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Reanalysis of T. rex Spectra Confirms Findings of 2007 Study

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A new study lends support to a 2007 study in which researchers said they discovered proteins in a 68-million-year-old Tyrannosaurus rex fossil.

In the study, published July 15 in the online edition of the Journal of Proteome Research, researchers in California reanalyzed the original mass spectra generated from the T. rex sample, and, using different bioinformatics tools and statistical sets, "found nothing obviously wrong with T. rex mass spectra: the identified peptides seem consistent with a sample containing old, quite possibly very ancient, bird-like bone, contaminated with only fairly explicable proteins," they wrote.

The findings are the latest addition to a controversy that arose with the publication two years ago of a study in which its authors claimed to have uncovered and sequenced a set of proteins belonging to the dinosaur and genetically linking T. rex to modern day chickens [see PM 04/12/07].

That study became the target of much criticism aimed at its scientific techniques, and in a reanalysis of the data, Martin McIntosh, a full member of the Fred Hutchinson Cancer Research Center found peptides that were an exact match to ostrich, raising the possibility that the original findings were contaminated and spectra attributed to T. rex may actually belong to ostrich.

In the current JPR study, the researchers from the Palo Alto Research Center and the Genome Center at the University of California, Davis reevaluated the entire T. rex data set containing 31.367 MS/MS data and 48,216 combinations of spectrum and precursor charge assignment, and searched the spectra against the database using ByOnic tool. They then compiled a protein list using the program ComByne.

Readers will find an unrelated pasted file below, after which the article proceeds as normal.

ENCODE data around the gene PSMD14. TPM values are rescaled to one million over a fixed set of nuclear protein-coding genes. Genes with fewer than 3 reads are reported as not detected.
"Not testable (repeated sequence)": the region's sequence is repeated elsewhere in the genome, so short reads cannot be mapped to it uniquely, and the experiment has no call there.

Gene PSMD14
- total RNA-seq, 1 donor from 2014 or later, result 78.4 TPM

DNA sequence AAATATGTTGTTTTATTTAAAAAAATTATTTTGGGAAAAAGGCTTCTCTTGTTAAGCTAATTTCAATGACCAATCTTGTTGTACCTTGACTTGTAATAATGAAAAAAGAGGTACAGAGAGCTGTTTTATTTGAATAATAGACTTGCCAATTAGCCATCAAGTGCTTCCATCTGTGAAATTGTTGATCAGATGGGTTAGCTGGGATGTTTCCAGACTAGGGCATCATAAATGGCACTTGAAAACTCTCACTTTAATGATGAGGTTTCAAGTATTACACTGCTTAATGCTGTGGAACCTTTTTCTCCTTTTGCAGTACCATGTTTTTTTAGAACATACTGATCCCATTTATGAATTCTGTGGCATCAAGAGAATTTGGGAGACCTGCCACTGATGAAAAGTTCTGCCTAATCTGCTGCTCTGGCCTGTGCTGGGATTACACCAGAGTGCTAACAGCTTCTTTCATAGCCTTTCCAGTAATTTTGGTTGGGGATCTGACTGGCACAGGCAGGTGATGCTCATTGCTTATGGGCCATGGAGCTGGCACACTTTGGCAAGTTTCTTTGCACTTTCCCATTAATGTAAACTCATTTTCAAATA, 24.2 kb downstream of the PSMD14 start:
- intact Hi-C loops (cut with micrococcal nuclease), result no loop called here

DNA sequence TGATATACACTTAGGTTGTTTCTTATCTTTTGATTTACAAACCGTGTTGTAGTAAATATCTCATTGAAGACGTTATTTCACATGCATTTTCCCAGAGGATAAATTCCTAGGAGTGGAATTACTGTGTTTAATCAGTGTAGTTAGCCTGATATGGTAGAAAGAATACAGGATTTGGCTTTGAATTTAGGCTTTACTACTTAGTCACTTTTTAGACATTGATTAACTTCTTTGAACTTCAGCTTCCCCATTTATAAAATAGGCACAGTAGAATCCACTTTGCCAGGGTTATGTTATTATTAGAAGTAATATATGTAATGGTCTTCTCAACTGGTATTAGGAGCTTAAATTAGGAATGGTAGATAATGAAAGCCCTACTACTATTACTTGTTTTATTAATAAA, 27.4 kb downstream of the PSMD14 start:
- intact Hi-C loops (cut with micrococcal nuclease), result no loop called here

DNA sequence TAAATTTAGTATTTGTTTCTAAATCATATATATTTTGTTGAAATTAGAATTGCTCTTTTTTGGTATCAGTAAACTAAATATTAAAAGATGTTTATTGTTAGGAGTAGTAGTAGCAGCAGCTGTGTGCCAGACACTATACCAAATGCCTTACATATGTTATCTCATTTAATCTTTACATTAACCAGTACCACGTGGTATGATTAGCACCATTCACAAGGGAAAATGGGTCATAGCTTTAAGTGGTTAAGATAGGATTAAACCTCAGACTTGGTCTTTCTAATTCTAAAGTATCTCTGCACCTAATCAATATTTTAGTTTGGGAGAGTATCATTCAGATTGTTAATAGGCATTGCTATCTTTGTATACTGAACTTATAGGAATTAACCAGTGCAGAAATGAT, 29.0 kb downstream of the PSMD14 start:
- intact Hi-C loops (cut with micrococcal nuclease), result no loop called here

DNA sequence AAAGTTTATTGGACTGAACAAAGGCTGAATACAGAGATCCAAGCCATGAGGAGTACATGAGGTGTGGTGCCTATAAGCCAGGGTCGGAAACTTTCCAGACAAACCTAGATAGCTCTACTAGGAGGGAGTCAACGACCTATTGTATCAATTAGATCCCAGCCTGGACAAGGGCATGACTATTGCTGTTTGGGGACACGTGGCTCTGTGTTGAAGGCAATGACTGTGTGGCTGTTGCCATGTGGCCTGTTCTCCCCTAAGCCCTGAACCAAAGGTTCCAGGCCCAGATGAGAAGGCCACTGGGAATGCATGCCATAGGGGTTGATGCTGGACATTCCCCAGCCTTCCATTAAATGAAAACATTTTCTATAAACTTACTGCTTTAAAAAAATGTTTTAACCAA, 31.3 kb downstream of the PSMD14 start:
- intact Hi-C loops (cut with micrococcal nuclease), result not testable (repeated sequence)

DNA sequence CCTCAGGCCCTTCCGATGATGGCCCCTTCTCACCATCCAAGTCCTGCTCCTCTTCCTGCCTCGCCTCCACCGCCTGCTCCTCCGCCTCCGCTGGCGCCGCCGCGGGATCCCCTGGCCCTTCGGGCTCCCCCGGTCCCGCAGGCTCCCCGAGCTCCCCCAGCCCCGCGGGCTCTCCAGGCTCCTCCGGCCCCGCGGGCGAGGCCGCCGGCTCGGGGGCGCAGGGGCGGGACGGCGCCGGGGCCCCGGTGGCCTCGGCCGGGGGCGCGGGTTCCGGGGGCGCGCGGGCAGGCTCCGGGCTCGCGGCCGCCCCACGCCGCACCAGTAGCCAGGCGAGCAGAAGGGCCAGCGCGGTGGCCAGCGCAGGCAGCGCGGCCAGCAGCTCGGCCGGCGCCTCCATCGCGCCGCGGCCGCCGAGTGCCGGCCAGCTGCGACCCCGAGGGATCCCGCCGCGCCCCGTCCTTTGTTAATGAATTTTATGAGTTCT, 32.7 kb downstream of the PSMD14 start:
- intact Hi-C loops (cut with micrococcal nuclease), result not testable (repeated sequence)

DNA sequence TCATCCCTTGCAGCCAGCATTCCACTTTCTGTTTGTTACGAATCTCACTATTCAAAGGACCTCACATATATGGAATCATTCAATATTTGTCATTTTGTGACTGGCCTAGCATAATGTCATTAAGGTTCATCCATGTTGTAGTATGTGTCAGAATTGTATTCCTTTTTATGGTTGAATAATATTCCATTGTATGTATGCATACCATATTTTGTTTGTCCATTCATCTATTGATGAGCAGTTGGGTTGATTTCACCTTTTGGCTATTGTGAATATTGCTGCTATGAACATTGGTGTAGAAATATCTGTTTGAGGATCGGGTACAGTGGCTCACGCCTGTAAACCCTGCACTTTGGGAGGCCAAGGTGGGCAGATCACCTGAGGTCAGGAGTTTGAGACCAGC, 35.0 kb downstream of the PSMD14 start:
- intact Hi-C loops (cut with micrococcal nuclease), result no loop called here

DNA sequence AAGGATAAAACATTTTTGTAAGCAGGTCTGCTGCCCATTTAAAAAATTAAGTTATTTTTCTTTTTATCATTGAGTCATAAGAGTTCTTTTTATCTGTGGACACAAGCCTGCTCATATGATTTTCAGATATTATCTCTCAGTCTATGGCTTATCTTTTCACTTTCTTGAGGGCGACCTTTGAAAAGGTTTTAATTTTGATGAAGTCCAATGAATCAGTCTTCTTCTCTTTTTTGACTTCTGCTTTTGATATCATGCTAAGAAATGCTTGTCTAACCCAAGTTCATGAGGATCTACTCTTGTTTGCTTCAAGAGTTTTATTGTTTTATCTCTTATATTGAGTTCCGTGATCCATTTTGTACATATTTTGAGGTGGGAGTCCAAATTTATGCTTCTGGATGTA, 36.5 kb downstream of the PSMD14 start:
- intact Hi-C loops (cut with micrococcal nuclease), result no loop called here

Based on their results, the researchers concluded that "the identification of bird-like collagen at the protein level is clearly significant."

One of the criticisms raised against the 2007 study was that among the proteins that were detected in the T. rex fossil was collagen, which is believed to be too fragile to survive millions of years.

But in a study published in May, John Asara, one of the authors of the 2007 study and director of the Beth Israel Deaconess Medical Center Mass Spectrometry core in Boston, and his colleagues sequenced proteins, including collagen, belonging to an 80-million-year-old duck-billed hadrosaur [see PM 05/07/09].

That study, in which the authors took great pains to make sure their methods were unassailable as possible, also detected traces of hemoglobin.

In the JPR study, the authors said that hemoglobin and collagen are "plausible proteins to find in fossil bone," because they are two of the most abundant proteins in bone and bone marrow.

"Contamination remains a tricky and possibly unresolvable issue for this particular sample," they add. "Perhaps a bird died on top of the T. rex excavation in the filed; perhaps ostrich bone lingered in the mass spectrometry facility for a year; or perhaps avian collagen from a cosmetic or medical product found its way into the T. rex sample.'

One way to dispel one contamination scenario would be to sequence ostrich collagen completely. In the meantime, though, the scientific community is still developing sample handling standards and data analysis for fossil protein, they said.

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